Brood XIX is alive, and stalking the South!
The 13-year cicadas of what is known as Brood XIX (the 19th brood) have been living underground since 1998. That was the last time they held their infamous two-month, tree-level mating frenzy. After their long nap, these periodical cicadas woke up and emerged from underground in mid-May, and with them comes an ear-splitting mating call that fills the air now across the rural southern United States. Their activities were somewhat curtailed this year due to cooler than normal and stormy weather throughout the South, but as the days warmed early this week, their loud collective calling couldn’t be ignored in Missouri.
Brood XIX, also known as the Great Southern Brood, is the country's largest group of 13-year cicadas, stretching across 12 states, including Missouri, South Carolina, Oklahoma and Illinois. They hatch in mid-May and are gone by early July.
My wife and I were visiting over the holiday weekend with my niece, on my brother’s farm in far south Missouri. Her boy Zak found three of them and brought them to us for inspection. I had them all at one time crawling on my arm and got to see close-up their delicate carmine-outlined wings and creepy, protruding red eyes.
We woke Monday morning to hear them as background to the spring birds calling – summer tanager, wood peewee, red-eyed vireo – all oblivious to the deafening chorus of the cicadas.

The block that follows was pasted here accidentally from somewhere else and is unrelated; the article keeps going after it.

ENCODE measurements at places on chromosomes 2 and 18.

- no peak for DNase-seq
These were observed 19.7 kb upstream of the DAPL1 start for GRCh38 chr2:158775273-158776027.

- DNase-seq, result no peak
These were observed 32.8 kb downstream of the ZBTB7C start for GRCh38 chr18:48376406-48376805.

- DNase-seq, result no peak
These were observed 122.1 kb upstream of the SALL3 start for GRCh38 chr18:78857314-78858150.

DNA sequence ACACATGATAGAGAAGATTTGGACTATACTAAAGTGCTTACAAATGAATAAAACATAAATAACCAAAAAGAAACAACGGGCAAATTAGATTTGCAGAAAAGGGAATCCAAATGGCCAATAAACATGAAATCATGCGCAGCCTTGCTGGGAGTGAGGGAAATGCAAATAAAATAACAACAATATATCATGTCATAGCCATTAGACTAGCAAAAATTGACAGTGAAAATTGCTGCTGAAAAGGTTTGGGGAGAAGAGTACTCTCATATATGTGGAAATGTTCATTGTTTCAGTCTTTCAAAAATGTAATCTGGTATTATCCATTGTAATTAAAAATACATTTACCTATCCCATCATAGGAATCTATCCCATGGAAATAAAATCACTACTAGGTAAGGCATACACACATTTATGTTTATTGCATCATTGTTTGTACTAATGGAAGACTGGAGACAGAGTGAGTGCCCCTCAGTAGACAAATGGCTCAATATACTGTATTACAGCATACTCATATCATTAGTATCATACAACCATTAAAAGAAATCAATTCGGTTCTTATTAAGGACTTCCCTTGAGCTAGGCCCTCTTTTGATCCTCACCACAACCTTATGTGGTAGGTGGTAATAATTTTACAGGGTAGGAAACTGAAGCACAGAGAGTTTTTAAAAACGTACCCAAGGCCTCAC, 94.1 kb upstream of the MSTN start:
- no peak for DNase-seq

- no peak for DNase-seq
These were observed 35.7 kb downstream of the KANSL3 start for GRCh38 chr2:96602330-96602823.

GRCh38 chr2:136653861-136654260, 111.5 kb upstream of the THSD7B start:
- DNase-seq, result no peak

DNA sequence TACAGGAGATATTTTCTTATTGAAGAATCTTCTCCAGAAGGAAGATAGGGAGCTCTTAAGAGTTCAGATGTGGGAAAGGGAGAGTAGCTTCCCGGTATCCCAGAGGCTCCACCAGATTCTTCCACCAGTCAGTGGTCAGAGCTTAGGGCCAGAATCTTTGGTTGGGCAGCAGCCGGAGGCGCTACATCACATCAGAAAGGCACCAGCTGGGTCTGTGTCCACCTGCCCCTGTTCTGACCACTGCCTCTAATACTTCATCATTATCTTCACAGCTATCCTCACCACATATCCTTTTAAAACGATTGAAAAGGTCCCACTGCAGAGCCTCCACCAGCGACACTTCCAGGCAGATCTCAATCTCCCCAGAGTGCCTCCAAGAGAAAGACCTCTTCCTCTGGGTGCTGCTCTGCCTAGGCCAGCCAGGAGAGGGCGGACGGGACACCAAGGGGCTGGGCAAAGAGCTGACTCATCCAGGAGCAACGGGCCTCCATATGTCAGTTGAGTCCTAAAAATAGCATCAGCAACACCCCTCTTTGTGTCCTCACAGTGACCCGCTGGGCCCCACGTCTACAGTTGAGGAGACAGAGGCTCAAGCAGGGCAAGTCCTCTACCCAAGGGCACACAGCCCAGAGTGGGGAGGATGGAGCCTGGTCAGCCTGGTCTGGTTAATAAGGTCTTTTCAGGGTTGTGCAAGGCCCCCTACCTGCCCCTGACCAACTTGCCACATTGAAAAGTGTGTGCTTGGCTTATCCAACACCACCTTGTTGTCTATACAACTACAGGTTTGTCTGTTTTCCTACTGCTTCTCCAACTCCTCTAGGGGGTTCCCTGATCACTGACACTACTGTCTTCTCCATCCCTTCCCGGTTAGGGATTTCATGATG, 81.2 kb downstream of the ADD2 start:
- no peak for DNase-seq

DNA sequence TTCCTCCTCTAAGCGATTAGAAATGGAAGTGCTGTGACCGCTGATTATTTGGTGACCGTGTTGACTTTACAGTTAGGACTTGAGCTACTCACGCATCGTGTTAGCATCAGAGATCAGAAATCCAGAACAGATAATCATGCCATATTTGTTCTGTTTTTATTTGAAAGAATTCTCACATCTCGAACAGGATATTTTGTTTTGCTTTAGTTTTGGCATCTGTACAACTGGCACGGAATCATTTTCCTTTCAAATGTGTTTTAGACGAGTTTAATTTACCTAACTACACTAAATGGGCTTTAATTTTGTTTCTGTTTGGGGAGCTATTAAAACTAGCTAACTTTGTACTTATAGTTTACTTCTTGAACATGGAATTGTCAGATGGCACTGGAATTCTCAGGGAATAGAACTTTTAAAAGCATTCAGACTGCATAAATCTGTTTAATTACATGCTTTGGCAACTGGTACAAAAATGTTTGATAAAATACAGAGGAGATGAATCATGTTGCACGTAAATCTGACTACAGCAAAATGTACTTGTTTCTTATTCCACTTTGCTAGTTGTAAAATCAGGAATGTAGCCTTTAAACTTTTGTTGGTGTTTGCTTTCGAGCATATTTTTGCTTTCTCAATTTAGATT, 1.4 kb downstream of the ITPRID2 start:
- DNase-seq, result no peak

The low-pitched mating calls, all produced by the males of the species, are already so loud that some Georgia residents have mistaken them for the howl of a tornado according to the Atlanta Journal-Constitution.
That's a big racket for an insect that's only an inch-and-a-half long. But despite their daytime chorus, they are otherwise harmless, University of Georgia entomology professor Nancy Hinkle said. "The only minimal problem is that the females lay eggs near the ends of tree branches, and that causes browning of the leaves and might cause the branch tips to fall off. But even that's just nature's pruning service — so next winter, the whole branch won't come off in an ice storm."
Meanwhile, the cicadas provide two important environmental roles. First, they provide a good supply of food for local predators. Wild turkeys will be fat this year. Second, after their two-month breeding cycle, the dying cicadas will help support the very trees they feed off of: "When they die, their carcasses essentially decay and provide a nice nutrient injection back into the soil for the trees," Gene Kritsky, editor-in-chief of the journal American Entomologist, told National Public Radio.
The insects rise from their long slumber when the local soil reaches 65 degrees.
Although their mating calls may be a loud nuisance — hitting up to 85 decibels in places where the insects are most concentrated — it won't be enough to cause any damage, a fear that some Southerners have expressed. "It won't damage anyone’s hearing," Missouri University biology professor Johannes Schul said. "If we were exposed to those levels of noise for years at a time, then we might face an effect, but this outbreak is short and will not have any adverse health effects aside from stressing a few people out."
These periodical cicadas emerge in 17- and 13-year cycles and shouldn't be confused with the variety of cicadas that can be heard every summer. There are three broods of 17-year cicadas, one of which will appear in the summer of 2017.
If you're brave enough, hungry enough, or game for any extreme experience, there are recipes for cicada tacos and other bug-based dishes at The Cicada Invasion blog.
Brood XIX will next rise in 2024.